This month I experienced my first copy and paste blogging experience.
What’s that? It’s when someone copies all your photos from a tutorial you have done for a DIY or a project, pastes them into a blog entry on their blog, possibly uses your tutorial word for word or “in their own words” and if you’re really lucky, links back to you to let you know they did it. If they don’t link back and pretend it’s theirs, that’s called blog scraping.
I have read countless bloggers who have posted their experiences of having their content stolen. One of the best reads is was what happened to Susan at Between Naps on the Porch and no matter how far along you are in blogging, you should read her story and advice on how to handle it all. Kristi from Addicted2Decorating also has a great post about this subject.
I had two different posts, copied by two different bloggers this month alone. The only reason I found out about them was when I looked at my Referrers page on my WordPress Dashboard and saw a link from an unfamiliar site, clicked on it and saw my post. The other was a Pingback (WordPress has a feature that when another blog links to you, they notify you). I am lucky that they did give me a link back to my blog as the originator of the content. But both my posts were there.
And I couldn’t understand how any blogger would think that was ok to do.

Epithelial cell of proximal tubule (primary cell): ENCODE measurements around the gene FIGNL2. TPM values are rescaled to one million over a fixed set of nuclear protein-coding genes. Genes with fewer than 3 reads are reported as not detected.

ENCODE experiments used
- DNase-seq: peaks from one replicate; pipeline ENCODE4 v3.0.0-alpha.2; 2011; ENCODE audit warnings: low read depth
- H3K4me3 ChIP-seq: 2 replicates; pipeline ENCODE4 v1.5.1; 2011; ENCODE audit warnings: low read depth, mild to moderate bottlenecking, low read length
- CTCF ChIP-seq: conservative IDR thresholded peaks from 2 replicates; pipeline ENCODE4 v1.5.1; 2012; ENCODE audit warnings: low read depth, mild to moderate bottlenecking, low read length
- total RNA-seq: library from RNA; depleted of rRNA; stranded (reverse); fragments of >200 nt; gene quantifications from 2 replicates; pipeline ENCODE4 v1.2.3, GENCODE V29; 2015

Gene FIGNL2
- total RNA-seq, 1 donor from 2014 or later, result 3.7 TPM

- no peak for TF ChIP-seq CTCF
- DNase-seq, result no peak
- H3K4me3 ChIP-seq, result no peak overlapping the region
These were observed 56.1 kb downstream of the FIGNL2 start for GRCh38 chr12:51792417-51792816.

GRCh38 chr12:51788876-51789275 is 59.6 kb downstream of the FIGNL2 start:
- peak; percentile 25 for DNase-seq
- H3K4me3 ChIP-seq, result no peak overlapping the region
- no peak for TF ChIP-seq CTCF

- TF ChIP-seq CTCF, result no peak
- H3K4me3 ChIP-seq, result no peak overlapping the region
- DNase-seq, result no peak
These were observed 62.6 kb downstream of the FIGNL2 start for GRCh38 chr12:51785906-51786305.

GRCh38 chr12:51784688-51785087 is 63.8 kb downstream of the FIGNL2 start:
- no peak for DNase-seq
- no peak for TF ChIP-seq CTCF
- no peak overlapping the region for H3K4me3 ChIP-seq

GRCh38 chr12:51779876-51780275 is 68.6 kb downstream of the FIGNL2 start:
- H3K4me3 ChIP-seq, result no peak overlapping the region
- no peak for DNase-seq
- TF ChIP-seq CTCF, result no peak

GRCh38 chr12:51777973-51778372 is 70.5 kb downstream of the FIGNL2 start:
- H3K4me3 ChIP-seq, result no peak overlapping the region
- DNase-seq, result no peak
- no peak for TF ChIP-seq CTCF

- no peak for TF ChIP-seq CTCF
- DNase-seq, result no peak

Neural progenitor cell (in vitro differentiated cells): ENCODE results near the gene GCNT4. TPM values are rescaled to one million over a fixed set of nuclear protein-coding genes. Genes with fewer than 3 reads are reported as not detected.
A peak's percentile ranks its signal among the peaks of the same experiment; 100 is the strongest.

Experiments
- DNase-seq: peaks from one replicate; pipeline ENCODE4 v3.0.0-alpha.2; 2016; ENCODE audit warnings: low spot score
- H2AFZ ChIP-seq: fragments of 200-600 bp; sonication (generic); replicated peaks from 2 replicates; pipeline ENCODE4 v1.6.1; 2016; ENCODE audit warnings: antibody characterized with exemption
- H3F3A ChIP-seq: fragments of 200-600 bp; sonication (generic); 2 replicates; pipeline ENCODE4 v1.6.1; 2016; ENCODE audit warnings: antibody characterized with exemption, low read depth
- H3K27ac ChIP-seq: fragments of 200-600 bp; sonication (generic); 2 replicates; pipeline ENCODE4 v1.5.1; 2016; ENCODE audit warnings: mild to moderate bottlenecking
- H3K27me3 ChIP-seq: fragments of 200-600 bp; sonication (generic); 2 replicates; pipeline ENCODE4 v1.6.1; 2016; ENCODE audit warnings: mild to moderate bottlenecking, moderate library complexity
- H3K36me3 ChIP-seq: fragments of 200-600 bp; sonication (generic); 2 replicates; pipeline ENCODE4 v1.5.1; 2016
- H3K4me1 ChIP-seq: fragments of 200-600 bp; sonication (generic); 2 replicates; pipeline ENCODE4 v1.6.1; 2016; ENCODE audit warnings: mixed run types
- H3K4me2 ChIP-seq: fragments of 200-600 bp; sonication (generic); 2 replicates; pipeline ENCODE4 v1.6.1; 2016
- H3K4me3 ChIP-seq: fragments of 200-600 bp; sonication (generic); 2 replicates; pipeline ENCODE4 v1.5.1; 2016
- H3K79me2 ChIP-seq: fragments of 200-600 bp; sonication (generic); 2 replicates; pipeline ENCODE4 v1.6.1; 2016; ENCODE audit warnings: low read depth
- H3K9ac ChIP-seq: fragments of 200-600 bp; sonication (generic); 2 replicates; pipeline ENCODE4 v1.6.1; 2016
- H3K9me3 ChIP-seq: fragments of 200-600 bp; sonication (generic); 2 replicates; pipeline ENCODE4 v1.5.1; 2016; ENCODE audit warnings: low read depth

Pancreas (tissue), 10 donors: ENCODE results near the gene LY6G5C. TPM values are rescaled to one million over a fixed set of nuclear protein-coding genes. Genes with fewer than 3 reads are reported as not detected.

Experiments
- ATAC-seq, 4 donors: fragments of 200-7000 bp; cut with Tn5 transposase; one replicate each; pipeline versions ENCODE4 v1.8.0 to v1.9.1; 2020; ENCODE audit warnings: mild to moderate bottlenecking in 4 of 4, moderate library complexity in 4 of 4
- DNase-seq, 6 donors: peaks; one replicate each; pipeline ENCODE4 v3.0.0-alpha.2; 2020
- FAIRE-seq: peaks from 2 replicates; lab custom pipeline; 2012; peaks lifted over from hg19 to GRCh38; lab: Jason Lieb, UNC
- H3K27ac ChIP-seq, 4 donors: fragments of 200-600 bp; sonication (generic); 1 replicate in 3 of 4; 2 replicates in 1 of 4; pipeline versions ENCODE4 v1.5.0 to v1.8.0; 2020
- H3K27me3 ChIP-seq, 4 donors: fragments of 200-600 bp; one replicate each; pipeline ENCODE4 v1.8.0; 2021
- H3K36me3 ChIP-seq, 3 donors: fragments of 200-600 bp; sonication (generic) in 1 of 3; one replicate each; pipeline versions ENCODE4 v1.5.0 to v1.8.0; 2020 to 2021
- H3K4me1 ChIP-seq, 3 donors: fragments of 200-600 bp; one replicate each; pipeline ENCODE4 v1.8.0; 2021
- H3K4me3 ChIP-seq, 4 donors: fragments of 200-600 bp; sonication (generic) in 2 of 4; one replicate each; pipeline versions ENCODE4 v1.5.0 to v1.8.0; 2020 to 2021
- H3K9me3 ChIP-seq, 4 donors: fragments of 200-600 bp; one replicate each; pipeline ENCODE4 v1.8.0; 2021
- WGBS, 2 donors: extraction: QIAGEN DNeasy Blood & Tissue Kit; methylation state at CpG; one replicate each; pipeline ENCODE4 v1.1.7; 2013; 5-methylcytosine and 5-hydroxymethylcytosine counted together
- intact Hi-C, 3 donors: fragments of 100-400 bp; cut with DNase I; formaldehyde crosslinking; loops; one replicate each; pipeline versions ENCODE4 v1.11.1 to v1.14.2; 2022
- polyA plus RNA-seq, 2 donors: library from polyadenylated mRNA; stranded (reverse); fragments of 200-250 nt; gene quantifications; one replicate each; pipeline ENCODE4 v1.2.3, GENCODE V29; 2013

So maybe this needs to be spelled out in layman’s terms because there are a lot of new bloggers out there that think this is perfectly normal blog sharing. It is not.
Copying all the photos and instructions from a post/tutorial that another blogger did and posting it on your blog is a huge no-no.
There’s a pretty simple reason why you don’t do this (aside from the fact that it is stealing content).
Why would anyone go to see the original bloggers tutorial, if it’s already on your blog?
You basically get that bloggers views and visitor counts to your page. You get people that come to your site to click on your ads thinking you’re posting all this great content. And now you’re now making money off of the content that you did not write. And that blogger did all the work, took all the photos and wrote up all the instructions. And what do they get?
Now blogging rules for social sharing of creative content tend to be pretty relaxed in a lot of aspects. They are in many ways encouraged and spreads the word about a given blog and that bloggers projects, increases their traffic and all that I scratch your back, you scratch my back type of good stuff. Even with that however there are a lot of grey areas in this type of social sharing and you are fully within your rights to not allow anything from your blog to be shared by others without your consent. This is why for example at Link Parties there is usually a disclaimer that says you allow the host blog to use your submitted photo on their site thereafter for featured content. This is to cover their ground and ensure they don’t get a letter from your lawyer down the line. Taylor Davies for IFB (Independent Fashion Bloggers) wrote a great post about Copyright, Content Laws and the Social Sharing of blog material. It is primarily for US laws but it is very useful overall.